Burdensome Ideology

The Cost to Canada of Climate Regulation

Executive Summary

In this article, I will try to identify and estimate the value of the regulations imposed by the federal government that indirectly raise consumers’ costs.

There is no generally-accepted and authoritative list of the climate policy-related regulations imposed by federal, provincial and municipal governments in Canada. Similarly, there is no authoritative estimate available of the cost to Canadians of the regulations that have been implemented and planned.

The most costly and pervasive regulations would appear to be these:

  • The Clean Electricity Standards – estimated costs of at least $58 billion
  • Emissions Cap on the Oil and Gas Sector – estimated costs of $2.3 billion
  • EV Sales Mandate– estimated costs of $25.5 billion
  • Net-Zero Building Code by 2030 – Estimated costs unknown but up to $902 billion
  • Impact Assessment Mandating Attainment of Net-Zero – estimated costs unknown but potentially over $350 billion

In 2022, the Royal Bank Of Canada published a study entitled The $2 Trillion Transition on the “costs of decarbonization”. As indicated by the title, the bank estimated that the total cost of expenditures needed to attain the net zero goal was $2 trillion. In its March 2022 Budget1, the federal government published projections that the total private and government investments needed to attain net zero would be between $125 billion and $140 billion per year from 2023 to 2050, or somewhere between $3.4 trillion and $5.2 trillion.

Thus, the range of estimates published to date is between $2 trillion and $5.2 trillion. That is an almost unimaginable amount of money. $2 trillion is $50,000 for every one of Canada’s 40 million residents now, or $118,000 for every household. $5.2 trillion is $130,000 for every resident, or $306,000 for every household. Averaged over 27 years, $2 trillion would cost every one of today’s residents about $1,850 per year; averaged over 27 years, $5.2 trillion would cost every one of today’s residents $4,815 per year.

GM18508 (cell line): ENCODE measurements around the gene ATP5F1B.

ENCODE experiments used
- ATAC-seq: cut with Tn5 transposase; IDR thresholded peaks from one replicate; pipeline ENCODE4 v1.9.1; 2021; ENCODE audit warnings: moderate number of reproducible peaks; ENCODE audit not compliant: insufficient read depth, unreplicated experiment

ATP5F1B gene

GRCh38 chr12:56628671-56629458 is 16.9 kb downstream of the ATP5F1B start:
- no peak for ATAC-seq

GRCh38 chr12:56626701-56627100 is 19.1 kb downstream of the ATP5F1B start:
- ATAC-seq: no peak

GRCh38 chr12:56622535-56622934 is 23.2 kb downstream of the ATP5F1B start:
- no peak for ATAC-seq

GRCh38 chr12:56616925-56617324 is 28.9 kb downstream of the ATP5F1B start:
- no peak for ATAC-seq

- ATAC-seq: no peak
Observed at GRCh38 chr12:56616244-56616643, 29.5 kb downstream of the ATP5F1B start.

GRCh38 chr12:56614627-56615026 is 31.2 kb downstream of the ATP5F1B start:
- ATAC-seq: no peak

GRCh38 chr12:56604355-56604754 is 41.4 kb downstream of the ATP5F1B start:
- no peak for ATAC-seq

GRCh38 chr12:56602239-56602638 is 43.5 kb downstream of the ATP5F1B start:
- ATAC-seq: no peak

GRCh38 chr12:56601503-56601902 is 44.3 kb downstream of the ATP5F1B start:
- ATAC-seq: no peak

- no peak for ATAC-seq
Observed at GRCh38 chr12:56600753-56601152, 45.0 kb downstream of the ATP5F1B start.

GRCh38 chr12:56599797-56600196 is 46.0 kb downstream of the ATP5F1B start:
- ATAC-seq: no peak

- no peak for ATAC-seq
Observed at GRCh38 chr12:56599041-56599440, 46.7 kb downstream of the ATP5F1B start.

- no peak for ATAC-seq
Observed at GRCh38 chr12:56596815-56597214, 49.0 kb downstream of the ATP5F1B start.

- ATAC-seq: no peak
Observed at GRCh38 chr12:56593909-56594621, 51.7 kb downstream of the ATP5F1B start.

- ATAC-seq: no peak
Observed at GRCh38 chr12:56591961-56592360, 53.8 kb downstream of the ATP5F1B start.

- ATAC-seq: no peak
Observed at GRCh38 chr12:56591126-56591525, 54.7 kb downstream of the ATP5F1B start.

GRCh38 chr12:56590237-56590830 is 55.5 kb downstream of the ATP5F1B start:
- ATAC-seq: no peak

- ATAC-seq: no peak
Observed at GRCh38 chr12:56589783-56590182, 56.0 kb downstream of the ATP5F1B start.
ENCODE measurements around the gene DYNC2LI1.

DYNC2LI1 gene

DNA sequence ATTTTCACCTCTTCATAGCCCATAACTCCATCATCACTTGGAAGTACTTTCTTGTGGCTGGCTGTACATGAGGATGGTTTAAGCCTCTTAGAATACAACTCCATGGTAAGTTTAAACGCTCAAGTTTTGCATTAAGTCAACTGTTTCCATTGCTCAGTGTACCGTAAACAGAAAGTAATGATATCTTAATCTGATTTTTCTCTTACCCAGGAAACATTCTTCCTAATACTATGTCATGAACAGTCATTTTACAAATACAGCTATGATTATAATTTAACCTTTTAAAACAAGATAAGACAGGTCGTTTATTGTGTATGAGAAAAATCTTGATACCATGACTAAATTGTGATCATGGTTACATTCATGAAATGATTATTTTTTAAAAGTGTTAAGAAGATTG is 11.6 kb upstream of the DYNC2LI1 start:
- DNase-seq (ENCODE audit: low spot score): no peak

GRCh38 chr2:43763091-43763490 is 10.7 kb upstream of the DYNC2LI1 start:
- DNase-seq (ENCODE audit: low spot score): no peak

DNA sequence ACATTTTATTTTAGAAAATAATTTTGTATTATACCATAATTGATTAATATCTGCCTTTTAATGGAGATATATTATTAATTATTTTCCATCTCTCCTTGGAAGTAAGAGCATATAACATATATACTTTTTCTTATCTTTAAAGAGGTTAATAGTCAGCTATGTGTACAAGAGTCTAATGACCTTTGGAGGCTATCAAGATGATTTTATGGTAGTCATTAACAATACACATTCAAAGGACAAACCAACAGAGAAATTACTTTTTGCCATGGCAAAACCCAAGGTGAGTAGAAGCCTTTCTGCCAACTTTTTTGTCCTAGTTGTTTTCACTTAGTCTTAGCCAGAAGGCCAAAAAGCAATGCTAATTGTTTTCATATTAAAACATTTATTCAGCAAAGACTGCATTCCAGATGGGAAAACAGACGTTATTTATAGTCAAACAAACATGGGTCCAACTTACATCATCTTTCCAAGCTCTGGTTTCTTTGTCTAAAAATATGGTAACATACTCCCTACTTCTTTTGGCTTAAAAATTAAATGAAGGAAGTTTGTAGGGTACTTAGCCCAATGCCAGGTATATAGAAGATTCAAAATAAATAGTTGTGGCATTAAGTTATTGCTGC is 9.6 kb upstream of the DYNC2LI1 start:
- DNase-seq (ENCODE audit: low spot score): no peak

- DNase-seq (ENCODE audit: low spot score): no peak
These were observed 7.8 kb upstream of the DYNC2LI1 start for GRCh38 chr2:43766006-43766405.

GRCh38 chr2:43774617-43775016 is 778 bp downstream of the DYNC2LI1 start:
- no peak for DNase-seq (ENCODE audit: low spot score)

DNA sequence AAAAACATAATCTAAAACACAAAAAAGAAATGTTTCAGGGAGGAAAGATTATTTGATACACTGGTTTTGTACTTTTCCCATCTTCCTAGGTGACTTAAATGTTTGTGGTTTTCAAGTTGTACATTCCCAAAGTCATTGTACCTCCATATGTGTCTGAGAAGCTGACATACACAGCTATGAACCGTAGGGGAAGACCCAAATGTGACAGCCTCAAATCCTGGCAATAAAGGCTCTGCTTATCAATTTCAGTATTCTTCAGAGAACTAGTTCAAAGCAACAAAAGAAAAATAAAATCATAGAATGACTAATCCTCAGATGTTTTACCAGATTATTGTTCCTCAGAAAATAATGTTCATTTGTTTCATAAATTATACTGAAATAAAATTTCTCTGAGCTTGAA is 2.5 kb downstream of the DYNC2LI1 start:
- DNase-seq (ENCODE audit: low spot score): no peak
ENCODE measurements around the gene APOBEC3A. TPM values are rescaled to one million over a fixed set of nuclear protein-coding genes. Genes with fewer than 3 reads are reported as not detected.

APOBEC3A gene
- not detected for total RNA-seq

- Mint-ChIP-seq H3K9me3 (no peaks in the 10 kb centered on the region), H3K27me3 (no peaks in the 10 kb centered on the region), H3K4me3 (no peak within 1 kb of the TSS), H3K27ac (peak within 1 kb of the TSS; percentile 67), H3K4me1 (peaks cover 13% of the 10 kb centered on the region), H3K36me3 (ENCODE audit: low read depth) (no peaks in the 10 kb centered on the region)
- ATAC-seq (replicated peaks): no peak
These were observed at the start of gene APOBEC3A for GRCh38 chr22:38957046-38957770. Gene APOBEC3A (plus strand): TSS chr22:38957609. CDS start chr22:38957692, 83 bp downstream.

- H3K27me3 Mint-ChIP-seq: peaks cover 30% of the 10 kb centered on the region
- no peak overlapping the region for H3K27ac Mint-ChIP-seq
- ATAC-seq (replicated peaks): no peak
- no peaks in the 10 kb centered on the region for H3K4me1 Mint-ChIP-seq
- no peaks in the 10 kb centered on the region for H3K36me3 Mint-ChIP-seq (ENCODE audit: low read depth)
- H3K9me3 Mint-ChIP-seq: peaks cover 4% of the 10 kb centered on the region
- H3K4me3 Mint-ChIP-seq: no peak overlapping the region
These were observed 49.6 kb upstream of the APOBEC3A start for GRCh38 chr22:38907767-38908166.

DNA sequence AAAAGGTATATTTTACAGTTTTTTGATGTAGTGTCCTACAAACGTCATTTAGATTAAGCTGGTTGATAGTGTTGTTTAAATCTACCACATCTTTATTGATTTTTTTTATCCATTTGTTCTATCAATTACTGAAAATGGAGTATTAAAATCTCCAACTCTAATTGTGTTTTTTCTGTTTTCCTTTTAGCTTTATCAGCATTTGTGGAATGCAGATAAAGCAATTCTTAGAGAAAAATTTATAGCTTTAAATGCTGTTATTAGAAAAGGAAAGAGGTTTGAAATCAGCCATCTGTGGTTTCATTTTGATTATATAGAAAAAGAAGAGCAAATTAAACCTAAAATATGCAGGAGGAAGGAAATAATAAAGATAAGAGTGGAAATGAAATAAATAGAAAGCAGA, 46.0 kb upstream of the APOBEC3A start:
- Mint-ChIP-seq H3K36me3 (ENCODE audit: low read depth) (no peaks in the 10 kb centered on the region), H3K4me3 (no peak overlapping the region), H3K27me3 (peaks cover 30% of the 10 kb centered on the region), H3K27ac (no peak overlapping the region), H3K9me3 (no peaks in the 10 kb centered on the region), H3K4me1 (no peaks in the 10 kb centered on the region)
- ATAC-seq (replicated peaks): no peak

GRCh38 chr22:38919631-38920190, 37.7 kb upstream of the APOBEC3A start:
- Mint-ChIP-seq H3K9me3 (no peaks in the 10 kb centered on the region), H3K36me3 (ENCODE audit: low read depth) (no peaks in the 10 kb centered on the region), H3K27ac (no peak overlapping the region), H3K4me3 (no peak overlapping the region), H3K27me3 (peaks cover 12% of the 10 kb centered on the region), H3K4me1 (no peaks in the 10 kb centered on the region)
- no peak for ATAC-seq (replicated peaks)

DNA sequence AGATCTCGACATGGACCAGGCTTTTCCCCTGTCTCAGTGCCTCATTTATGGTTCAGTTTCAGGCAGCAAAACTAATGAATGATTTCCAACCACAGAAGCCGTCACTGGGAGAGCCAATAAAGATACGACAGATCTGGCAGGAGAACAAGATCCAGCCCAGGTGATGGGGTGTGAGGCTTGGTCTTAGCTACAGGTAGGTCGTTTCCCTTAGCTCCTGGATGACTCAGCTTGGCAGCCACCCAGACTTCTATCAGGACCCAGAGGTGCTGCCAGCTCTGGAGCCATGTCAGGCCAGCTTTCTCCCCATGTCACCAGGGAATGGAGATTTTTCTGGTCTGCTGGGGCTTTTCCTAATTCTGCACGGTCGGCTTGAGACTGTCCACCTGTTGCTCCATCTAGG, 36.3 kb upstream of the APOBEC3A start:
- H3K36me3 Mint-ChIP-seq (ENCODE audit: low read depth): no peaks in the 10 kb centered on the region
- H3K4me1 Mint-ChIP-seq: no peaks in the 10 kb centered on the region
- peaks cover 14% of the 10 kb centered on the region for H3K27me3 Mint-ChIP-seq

Leaving aside the question of whether net-zero emissions is an attainable goal by 2050, the costs that can already be anticipated fall into a range that would impose unprecedented costs on the Canadian economy and harm the future income growth and standard of living of all Canadians. The story needs to be told to the general public as well as to the politicians making the choices for us.

In a recent article, I offered the most recent information available on the financial cost to Canadians of the federal government’s climate policy-related tax and expenditure measures. Those measures increase costs in two ways – by increasing the amount of revenue that Canadians pay in taxes and by increasing the prices of the energy that people use.

In this article, I will try to identify and estimate the value of the regulations imposed by the federal government that indirectly raise consumers’ costs.

2 Comments

  1. Andrew Roman

    Excellent article. This could be followed up by another article explaining what will be accomplished by all this expense.

  2. Patrick Hunt

    Another question is, if Canada spends all this money and where to accomplish, it’s a goal of Net Zero by 2050, and if CO2 were to have the impact that climate models are based on that the IPCC uses, what fraction of a degree Celsius with the earth temperature be reduced, regardless of what any other country did?
    If the majority of countries continue to increase their production of CO2, when should the Canadian Government, even if it continues to believe CO2 is the cause of global warming, face reality and start investing in adaptation instead of mitigation?

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